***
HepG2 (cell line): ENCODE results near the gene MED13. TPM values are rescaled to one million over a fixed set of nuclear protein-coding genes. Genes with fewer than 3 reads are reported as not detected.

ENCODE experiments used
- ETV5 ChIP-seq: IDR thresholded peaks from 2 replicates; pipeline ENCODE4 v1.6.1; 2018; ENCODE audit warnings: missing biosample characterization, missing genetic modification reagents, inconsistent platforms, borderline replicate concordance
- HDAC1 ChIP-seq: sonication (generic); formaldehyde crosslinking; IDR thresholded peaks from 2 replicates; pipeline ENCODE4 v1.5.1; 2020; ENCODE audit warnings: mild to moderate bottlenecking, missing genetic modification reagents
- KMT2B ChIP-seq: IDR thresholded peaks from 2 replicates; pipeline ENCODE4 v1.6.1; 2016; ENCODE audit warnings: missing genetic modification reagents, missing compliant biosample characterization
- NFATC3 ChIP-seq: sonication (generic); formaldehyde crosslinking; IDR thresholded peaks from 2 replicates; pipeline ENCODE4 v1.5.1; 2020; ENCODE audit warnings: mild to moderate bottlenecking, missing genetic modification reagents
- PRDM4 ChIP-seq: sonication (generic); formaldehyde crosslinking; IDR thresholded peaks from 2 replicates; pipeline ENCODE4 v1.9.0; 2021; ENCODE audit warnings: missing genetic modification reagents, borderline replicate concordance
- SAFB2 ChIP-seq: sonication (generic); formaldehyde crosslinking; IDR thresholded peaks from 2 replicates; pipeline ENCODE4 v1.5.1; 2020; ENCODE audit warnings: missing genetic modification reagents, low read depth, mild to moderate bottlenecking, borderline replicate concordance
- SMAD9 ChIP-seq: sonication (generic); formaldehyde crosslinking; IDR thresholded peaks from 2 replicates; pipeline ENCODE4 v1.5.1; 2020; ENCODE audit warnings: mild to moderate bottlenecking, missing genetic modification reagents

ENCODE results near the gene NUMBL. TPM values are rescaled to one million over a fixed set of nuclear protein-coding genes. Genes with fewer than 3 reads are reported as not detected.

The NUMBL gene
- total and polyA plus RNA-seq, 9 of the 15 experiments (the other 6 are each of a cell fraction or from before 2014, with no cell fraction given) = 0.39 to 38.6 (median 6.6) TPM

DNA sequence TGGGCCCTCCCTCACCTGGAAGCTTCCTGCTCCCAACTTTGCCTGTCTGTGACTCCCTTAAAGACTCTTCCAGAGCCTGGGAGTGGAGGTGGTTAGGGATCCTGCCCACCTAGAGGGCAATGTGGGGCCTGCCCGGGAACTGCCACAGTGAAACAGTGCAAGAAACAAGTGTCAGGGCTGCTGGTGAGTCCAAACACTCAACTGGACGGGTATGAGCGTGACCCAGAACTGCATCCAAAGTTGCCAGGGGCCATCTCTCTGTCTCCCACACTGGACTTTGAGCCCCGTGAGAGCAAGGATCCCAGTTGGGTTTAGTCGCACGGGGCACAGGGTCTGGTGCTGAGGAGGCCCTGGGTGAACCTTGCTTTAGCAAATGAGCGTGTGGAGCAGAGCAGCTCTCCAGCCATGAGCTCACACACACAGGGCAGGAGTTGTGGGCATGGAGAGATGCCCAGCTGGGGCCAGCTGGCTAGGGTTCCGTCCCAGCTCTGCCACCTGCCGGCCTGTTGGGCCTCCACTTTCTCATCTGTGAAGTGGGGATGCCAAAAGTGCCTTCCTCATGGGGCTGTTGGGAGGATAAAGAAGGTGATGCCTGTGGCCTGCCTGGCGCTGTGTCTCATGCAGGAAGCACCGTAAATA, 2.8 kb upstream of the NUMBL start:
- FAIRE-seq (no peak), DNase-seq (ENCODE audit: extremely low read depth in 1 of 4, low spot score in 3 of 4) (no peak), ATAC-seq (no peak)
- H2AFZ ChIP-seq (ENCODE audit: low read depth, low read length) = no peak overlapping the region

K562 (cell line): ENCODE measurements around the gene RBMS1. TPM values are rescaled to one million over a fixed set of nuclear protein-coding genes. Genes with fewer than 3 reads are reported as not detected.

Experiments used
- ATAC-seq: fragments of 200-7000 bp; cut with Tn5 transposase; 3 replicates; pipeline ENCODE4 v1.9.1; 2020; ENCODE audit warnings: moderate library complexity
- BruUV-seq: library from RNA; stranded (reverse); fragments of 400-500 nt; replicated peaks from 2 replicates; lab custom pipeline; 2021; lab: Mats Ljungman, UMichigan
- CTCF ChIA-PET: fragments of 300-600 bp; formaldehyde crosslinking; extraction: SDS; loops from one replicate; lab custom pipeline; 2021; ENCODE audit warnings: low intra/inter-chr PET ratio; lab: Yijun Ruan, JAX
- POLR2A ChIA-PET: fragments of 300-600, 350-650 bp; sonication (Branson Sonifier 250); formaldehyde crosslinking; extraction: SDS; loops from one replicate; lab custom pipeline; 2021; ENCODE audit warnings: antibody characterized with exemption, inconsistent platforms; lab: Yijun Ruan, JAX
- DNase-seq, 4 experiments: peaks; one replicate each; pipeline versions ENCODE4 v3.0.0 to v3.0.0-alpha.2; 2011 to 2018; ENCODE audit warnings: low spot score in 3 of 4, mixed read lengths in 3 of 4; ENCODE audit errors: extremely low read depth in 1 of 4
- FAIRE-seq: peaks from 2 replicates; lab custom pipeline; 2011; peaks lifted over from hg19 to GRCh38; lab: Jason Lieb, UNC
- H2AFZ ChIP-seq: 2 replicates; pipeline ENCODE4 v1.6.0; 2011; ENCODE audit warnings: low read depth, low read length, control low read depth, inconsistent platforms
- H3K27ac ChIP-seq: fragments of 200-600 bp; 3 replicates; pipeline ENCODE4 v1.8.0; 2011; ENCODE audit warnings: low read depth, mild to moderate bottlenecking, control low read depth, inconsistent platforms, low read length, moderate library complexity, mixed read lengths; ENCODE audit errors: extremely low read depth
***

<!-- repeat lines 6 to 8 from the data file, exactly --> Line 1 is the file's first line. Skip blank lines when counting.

- NFATC3 ChIP-seq: sonication (generic); formaldehyde crosslinking; IDR thresholded peaks from 2 replicates; pipeline ENCODE4 v1.5.1; 2020; ENCODE audit warnings: mild to moderate bottlenecking, missing genetic modification reagents
- PRDM4 ChIP-seq: sonication (generic); formaldehyde crosslinking; IDR thresholded peaks from 2 replicates; pipeline ENCODE4 v1.9.0; 2021; ENCODE audit warnings: missing genetic modification reagents, borderline replicate concordance
- SAFB2 ChIP-seq: sonication (generic); formaldehyde crosslinking; IDR thresholded peaks from 2 replicates; pipeline ENCODE4 v1.5.1; 2020; ENCODE audit warnings: missing genetic modification reagents, low read depth, mild to moderate bottlenecking, borderline replicate concordance